I was blessed with some great hockey coaches growing up in Peterborough. Good people all, some there to ensure that first and foremost we had fun and others believing those prizes were at least partly a bi-product of winning. There were a couple of father-son pairings in there, some solo efforts and a few were parents of other guys on the team.
I mentioned the McIlwain’s (Ed and Brian, a father-son duo) in one of my others posts. Ed had some great techniques in his tool bag to influence the game. I remember he was a master of trying to intimidate the other team. For example, if we were playing one of our arch-rivals, during the warm-up when both teams were running their own respective drills, he would get one of his players to skate slowly down the ice into the other team’s end right through whatever drill they were running and slowly around behind their net and back up the other side to our end.
We weren’t to chirp at the other team and we weren’t to respond to any chirping. I had to do this more than once and I’m not sure what I was to do if one of their enforcers (well, this was house league pee-wee so I’m not sure enforcer is the right word here) was to try to block my way out or stop me on the way in! I don’t remember how often he did this but it was not infrequent. If you tried that today as a house-league coach, you’d get your name in the paper as a callous, anger-inciting, bonehead. Seemed perfectly fun back then though. He had guys in his room lining up requesting to be the guy to take that skate.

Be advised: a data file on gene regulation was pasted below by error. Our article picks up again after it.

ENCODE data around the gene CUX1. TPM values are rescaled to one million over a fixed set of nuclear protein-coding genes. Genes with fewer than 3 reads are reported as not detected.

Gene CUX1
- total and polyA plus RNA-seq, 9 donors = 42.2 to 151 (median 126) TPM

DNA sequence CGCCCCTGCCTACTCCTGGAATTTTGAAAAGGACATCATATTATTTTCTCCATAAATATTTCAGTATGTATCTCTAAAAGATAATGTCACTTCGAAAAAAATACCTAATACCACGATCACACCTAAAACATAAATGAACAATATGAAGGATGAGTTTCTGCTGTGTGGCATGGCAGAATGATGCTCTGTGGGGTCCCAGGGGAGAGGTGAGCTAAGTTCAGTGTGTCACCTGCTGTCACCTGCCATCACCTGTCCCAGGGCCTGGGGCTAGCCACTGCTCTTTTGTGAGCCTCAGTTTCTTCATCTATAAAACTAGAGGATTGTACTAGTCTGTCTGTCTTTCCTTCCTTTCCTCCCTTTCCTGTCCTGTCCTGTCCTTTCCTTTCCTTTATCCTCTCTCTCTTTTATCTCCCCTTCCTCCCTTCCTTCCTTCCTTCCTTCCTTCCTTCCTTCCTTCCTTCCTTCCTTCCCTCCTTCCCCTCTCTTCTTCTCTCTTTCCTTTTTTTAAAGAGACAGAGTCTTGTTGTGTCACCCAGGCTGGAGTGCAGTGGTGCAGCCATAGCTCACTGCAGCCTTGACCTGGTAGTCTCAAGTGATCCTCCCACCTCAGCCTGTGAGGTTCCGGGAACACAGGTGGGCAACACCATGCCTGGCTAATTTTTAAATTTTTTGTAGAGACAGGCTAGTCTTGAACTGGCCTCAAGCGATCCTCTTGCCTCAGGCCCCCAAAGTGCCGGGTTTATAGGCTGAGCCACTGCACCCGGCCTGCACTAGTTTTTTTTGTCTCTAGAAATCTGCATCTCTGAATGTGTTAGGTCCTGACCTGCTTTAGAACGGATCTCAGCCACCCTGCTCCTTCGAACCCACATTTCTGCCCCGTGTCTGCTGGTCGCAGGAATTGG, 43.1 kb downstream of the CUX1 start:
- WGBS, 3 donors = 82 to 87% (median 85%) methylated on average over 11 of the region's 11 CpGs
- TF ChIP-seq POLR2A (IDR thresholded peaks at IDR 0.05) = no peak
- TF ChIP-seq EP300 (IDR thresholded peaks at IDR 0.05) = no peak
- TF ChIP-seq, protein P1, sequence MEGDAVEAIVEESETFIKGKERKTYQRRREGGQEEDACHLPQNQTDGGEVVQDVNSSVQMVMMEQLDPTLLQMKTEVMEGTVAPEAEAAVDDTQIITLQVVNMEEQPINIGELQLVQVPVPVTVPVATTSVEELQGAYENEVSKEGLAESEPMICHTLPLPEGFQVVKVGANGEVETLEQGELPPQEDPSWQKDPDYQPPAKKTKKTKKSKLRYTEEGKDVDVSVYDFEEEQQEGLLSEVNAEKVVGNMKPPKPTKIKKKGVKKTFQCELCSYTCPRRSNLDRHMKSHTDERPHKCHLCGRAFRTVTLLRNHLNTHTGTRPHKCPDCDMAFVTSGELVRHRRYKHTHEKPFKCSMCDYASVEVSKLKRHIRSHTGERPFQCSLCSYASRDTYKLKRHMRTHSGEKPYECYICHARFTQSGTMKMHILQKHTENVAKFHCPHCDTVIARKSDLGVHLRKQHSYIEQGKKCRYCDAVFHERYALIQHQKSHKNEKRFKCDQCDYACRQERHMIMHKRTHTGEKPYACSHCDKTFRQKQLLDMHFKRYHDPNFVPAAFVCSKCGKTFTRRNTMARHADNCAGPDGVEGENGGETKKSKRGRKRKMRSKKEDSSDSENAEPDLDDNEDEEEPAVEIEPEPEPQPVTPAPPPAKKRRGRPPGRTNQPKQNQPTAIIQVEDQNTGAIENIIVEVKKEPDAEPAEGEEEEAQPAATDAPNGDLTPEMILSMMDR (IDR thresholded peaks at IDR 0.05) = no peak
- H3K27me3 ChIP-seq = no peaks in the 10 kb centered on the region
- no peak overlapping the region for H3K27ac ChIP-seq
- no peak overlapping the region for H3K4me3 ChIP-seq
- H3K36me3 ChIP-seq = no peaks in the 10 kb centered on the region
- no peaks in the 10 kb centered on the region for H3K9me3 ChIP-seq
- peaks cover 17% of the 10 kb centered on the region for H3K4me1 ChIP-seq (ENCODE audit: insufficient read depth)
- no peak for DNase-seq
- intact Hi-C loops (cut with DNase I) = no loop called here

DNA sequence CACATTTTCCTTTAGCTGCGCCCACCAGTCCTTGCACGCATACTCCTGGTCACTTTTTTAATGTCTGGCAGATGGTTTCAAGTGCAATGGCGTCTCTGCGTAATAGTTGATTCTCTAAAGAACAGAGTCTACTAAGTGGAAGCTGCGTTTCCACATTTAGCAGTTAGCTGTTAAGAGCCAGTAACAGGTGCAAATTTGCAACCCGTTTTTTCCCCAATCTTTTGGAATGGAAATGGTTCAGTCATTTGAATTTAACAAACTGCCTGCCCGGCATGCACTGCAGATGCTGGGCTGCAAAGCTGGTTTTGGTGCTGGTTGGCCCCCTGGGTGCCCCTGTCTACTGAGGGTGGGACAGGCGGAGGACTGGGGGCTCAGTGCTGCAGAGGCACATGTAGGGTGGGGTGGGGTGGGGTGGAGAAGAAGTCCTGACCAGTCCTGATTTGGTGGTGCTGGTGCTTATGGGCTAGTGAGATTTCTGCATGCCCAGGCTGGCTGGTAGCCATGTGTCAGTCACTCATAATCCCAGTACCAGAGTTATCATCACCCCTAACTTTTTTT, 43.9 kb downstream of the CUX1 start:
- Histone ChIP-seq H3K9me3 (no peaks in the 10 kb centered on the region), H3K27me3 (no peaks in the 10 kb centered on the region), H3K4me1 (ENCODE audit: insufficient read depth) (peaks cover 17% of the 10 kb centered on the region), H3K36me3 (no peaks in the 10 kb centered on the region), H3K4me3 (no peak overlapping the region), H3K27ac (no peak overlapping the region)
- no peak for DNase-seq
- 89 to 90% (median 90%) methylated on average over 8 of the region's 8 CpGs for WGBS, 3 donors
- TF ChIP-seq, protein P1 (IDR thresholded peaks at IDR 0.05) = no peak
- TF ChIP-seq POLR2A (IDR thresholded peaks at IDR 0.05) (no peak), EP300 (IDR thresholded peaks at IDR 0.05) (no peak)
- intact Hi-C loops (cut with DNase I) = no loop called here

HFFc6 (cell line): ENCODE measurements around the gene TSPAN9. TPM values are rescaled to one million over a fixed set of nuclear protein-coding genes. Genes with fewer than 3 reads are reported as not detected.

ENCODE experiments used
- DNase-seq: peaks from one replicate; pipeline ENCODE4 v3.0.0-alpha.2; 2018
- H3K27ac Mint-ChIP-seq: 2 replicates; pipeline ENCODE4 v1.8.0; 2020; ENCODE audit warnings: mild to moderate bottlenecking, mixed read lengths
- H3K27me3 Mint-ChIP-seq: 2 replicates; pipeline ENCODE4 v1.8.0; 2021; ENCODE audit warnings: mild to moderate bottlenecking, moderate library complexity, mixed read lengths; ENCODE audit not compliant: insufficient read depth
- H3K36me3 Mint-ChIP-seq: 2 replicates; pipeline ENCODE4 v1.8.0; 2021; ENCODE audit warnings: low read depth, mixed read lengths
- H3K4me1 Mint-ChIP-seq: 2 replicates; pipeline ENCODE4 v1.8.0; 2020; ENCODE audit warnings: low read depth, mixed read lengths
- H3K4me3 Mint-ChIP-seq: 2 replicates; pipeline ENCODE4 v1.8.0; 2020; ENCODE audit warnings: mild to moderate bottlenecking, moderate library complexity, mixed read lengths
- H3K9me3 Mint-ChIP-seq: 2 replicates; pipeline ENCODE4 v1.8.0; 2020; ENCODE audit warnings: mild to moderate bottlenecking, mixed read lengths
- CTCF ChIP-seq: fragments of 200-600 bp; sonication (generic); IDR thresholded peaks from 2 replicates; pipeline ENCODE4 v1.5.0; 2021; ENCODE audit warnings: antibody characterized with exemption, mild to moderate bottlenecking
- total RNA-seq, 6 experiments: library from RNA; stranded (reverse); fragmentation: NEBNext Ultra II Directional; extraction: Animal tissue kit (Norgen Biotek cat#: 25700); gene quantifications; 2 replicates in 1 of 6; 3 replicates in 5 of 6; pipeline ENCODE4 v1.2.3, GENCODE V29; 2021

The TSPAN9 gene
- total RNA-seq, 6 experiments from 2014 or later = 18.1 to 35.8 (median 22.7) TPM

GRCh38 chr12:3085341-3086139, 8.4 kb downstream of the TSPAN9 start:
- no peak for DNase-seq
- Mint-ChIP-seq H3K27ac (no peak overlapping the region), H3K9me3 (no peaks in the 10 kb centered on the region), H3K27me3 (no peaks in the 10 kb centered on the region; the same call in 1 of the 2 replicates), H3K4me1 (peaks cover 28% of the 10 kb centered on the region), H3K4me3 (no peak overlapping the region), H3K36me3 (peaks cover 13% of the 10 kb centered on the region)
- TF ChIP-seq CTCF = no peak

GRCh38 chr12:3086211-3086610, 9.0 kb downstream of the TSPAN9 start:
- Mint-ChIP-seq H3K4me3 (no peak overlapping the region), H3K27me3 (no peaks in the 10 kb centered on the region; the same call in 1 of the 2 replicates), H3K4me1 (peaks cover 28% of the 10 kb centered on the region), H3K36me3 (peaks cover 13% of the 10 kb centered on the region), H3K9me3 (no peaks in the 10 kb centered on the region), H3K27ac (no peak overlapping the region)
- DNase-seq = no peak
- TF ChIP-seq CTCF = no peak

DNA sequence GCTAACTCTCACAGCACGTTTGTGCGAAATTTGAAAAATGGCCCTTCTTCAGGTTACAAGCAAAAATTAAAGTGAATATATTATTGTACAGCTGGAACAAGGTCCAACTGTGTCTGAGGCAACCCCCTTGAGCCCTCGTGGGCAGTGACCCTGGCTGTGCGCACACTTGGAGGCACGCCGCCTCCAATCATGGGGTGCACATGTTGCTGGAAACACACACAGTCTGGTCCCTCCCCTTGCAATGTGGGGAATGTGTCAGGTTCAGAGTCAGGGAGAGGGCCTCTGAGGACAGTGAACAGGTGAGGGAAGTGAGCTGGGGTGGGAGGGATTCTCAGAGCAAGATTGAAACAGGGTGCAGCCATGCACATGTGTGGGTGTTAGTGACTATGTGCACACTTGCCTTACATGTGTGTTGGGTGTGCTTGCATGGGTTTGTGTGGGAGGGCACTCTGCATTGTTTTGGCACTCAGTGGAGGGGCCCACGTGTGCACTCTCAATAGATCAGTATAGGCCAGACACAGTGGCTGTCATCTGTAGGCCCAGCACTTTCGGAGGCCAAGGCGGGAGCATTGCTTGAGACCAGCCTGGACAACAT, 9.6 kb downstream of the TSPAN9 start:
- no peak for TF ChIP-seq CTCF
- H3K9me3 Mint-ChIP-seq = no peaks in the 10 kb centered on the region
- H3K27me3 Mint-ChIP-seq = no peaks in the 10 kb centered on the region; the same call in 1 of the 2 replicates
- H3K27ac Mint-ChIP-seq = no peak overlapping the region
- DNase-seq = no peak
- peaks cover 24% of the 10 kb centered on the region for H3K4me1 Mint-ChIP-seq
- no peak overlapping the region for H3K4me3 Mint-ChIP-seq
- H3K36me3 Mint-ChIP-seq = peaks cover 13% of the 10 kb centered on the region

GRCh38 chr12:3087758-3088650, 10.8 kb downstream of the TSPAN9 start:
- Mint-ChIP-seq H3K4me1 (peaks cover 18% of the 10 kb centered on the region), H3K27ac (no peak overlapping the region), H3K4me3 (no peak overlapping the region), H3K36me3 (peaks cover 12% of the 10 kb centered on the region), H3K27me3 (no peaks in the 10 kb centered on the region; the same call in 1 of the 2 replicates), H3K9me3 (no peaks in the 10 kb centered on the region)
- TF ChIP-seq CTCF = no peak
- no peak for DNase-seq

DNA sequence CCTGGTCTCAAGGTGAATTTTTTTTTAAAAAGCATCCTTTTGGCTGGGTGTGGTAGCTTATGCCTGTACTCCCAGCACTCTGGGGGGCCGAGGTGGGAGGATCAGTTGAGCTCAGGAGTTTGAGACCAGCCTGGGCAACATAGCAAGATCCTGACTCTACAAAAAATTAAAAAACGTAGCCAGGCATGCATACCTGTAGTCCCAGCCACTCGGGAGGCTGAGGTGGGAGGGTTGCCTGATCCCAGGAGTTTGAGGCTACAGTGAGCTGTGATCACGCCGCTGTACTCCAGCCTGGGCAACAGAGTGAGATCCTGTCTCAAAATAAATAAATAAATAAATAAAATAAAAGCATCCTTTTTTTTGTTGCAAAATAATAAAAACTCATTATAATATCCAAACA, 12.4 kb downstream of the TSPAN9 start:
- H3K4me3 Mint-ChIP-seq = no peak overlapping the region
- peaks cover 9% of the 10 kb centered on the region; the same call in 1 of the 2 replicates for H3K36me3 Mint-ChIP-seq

The Prindibles (Dennis and father), were also excellent. Dennis was the more active and vocal of the two. He taught some really simple lessons on how to forecheck, that I still think about today. It was all in the angles for the first forward in. Don’t let the defenceman by you. Very simple – just skate with him, don’t get too far in front of his path, and angle him into the boards. No big hit needed. Just rub him out. If you got too far in front of him, he’d cut back inside and you were beat. If went too slow, he’d blow by you. We practiced it quite a bit that year and had great success with it.
Mike Crowley, a very distant relative (whose 90-year-old great grandfather died when the wind blew a barn down closed and him him in the head, but that’s another blog entirely) coached me in one of my last years of playing house league. A wonderful guy who, when you watched him during practice gave you every indication he could really play the game, was one of those low key guys. He knew that given our age (late high school years), we were there just for an hour away from school, part time jobs etc.
Bob Hickey and Jerry Strickland, coached me in Atom. It was the only year I played beyond pure house-league level until I got to high school, as this was called a “Tier team” which is sometimes now called a select team in the Waterloo region. There were about 5 levels of all-star beyond this but some of those kids could also play on this team so I got to play with some really good hockey players. I played defence all year (and hated it but yes, it was probably good for me) but the coaching was excellent and we “won it all” that year, the first time I’d been part of a championship team.